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E.V. Hill, 69; Longtime L.A. Pastor Was National Civil Rights, Religious Leader

February 26, 2003|Larry B. Stammer | Times Staff Writer

The Rev. E.V. Hill, the pastor of Mt. Zion Missionary Baptist Church in Los Angeles who rose from poverty in Texas to become a confidant of civil rights leader Martin Luther King Jr. and a power within one of the nation's largest African American denominations, has died. He was 69.

Hill died late Monday night at Cedars-Sinai Medical Center in Los Angeles, where he was admitted Feb. 8 with what an aide said was an aggressive form of pneumonia complicated by other medical conditions.

In the last eight months, Hill had to preach sitting down because of a condition that weakened his legs. He also suffered from diabetes, his son, the Rev. E.V. Hill II, pastor of Calvary Temple Pentecostal Holiness Church in North Hollywood, said Tuesday.

Known as a preacher whose sermons could thunder with righteousness even as he could listen with a pastor's heart, Hill would have celebrated his 42nd anniversary as pastor of Mt. Zion this month.

Bishop Charles E. Blake, pastor of West Angeles Cathedral in Los Angeles and a leader in another predominantly African American denomination, the Church of God in Christ, called Hill "one of the most significant personalities in the clergy over the past 30 or 40 years."

"He was a great preacher, a tremendous preacher," Blake said, "and a common man's theologian."

Blake said Hill would be remembered in Los Angeles "for his compassion for the poor and his commitment to the community."

Under Hill's leadership, his congregation became a center of political and social activism in Los Angeles that, like the better-known First African Methodist Episcopal Church led by the Rev. Cecil M. "Chip" Murray, drew presidents and preachers alike.

On one occasion, evangelist Billy Graham showed up unannounced so he could hear Hill preach. It was Hill's church that President George H.W. Bush visited in the days immediately after the 1992 Los Angeles riots.

Like other activist black leaders, Hill was an early confidant of King. In the years that followed, he fought for government programs to bring housing and economic development to the needy in the community he served. He started a program for the hungry, called the "Lord's Kitchen." His church also built senior citizen housing, started a credit union and provided clothing for the poor.

The Rev. E.V. Hill II said Tuesday that his father had developed such a reputation for helping people that the senior Hill once joked about it. " 'I guess next time you think I'm going to help a crippled crab across the street,' " he quoted his father as saying. "But if anyone was going to help a crippled crab, it would be him."

The senior Hill also gained a reputation among African American preachers as a man of the cloth cut from a different cloth. For one thing, he was a Republican. He gave the inaugural prayer for President Richard Nixon's second term in the middle of Watergate and twice led clergy committees for Ronald Reagan's presidency.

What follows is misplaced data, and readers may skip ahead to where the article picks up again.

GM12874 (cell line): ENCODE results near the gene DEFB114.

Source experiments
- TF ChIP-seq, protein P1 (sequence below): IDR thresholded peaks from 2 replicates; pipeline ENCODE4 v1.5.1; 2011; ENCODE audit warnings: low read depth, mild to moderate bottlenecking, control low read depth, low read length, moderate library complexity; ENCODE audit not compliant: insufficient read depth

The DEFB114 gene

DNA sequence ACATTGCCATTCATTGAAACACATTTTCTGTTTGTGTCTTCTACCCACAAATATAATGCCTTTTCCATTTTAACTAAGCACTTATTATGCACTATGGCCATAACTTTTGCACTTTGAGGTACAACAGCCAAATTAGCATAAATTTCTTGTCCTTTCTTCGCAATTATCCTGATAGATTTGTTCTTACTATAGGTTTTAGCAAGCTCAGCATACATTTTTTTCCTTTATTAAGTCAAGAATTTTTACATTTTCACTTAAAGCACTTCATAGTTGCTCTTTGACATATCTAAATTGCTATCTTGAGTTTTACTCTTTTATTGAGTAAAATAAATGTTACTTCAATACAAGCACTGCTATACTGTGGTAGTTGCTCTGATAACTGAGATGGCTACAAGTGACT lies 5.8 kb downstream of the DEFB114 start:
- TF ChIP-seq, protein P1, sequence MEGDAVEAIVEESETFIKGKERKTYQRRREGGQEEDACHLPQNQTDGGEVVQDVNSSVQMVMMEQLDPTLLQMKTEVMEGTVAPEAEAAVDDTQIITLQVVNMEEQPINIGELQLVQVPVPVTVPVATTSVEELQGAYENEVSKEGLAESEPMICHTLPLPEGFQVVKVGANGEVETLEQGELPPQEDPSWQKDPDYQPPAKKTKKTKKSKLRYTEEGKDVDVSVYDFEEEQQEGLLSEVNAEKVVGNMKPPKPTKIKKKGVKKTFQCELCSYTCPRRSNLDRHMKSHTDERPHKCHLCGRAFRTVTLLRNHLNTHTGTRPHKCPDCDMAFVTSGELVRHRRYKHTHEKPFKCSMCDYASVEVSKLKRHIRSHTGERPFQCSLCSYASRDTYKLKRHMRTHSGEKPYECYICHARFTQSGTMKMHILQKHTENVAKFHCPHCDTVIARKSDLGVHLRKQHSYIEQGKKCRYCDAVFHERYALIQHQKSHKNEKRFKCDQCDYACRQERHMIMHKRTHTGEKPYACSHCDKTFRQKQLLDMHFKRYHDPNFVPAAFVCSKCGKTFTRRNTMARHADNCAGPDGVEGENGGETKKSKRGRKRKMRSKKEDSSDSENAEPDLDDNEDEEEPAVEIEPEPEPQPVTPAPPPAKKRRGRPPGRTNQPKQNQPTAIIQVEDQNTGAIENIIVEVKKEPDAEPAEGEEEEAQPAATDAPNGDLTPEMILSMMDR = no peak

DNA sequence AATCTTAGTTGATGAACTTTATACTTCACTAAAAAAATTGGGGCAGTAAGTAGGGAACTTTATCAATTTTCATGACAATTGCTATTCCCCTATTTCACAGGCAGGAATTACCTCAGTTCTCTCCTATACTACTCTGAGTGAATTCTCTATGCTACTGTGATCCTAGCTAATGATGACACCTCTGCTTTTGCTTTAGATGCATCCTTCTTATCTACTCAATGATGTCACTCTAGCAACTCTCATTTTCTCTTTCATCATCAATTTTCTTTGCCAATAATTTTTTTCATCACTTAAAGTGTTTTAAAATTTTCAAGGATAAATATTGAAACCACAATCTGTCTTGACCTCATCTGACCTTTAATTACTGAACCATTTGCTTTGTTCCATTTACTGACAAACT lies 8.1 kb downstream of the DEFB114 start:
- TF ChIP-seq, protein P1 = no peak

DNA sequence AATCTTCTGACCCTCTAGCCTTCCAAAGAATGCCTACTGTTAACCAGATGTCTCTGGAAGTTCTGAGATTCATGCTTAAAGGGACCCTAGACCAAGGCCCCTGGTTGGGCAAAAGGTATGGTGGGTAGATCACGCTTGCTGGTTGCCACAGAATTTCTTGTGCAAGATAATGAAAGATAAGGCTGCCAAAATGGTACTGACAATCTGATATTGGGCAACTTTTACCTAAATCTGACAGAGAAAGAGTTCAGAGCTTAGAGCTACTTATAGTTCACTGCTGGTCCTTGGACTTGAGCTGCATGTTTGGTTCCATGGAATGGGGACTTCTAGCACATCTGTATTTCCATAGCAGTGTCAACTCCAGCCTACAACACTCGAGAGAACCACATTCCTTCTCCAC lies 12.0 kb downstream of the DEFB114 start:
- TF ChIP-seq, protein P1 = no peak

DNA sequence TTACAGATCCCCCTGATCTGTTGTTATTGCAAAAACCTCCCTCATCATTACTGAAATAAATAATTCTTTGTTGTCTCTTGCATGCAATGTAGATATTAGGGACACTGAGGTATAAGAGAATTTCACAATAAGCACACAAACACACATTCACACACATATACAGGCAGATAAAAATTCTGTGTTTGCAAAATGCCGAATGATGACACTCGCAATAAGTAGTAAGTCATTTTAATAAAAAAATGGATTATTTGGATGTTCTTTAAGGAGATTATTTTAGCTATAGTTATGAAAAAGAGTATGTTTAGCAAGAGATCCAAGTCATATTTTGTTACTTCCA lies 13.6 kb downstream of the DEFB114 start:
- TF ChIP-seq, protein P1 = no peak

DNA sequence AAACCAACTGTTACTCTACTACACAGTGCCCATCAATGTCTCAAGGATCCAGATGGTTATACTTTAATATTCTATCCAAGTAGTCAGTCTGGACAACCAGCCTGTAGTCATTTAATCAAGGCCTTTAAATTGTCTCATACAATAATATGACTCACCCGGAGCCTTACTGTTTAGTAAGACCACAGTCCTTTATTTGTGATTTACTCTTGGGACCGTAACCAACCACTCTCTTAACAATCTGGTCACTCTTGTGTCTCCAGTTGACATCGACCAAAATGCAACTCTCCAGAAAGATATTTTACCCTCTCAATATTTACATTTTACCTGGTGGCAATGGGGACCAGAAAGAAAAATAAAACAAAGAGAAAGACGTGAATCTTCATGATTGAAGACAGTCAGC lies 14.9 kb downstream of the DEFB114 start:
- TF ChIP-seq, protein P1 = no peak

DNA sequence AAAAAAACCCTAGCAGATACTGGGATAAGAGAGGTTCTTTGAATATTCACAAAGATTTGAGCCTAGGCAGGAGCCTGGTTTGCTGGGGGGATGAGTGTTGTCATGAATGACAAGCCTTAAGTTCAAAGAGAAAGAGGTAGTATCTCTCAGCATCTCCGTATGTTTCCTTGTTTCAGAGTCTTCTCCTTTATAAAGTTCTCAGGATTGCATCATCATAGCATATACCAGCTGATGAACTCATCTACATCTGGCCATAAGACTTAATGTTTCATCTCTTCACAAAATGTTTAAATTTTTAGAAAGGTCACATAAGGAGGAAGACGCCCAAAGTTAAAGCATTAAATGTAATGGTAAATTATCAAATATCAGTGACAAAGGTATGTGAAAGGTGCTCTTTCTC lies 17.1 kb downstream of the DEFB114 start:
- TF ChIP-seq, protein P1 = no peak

"I switched parties. I'm a conservative Republican now. But I'm no longer a Democrat. I left that in Texas," Hill said a decade ago.

"His philosophy was that you can't put everybody in the same boat. He had to get in a different boat," the Rev. Perry Jones, pastor of Messiah Baptist Church in South Los Angeles, said Tuesday. "But his objectives were the same: to advance the cause of Christ, primarily, and, second, to advance the cause of his people."

Hill became a backer of the late Los Angeles Mayor Sam Yorty, and in 1973 backed Yorty over an up-and-coming black police officer turned politician who would later become Hill's friend, Tom Bradley. More recently, Hill aligned himself with such preachers as the Rev. Jerry Falwell and other Christian conservatives.

Hill preached on the Trinity Broadcasting Network. His back-to-basics, no-nonsense Christianity holding men accountable for their lives and marriages became a staple at Promise Keepers rallies across the country. Promise Keepers, a predominantly white evangelical men's ministry, proclaimed that men should become "promise keepers instead of promise breakers."

Its founder, former University of Colorado football coach Bill McCartney, hoped that Hill's prominence in the African American community would help Promise Keepers break through the color barrier and appeal to blacks as well as whites. But it was a dream only partially realized.

Hill could verbally flay liberals with a passion honed by years in the pulpit. At a 1994 Promise Keepers rally in Orange County, he spoke negatively about the teaching of evolution, the abortion "epidemic" and the "satanic" American Civil Liberties Union. He denounced homosexuality.

As high a standard of fidelity as Hill held for men, he was a pastor familiar with human failings and quick to pronounce forgiveness, even in the face of scandal.

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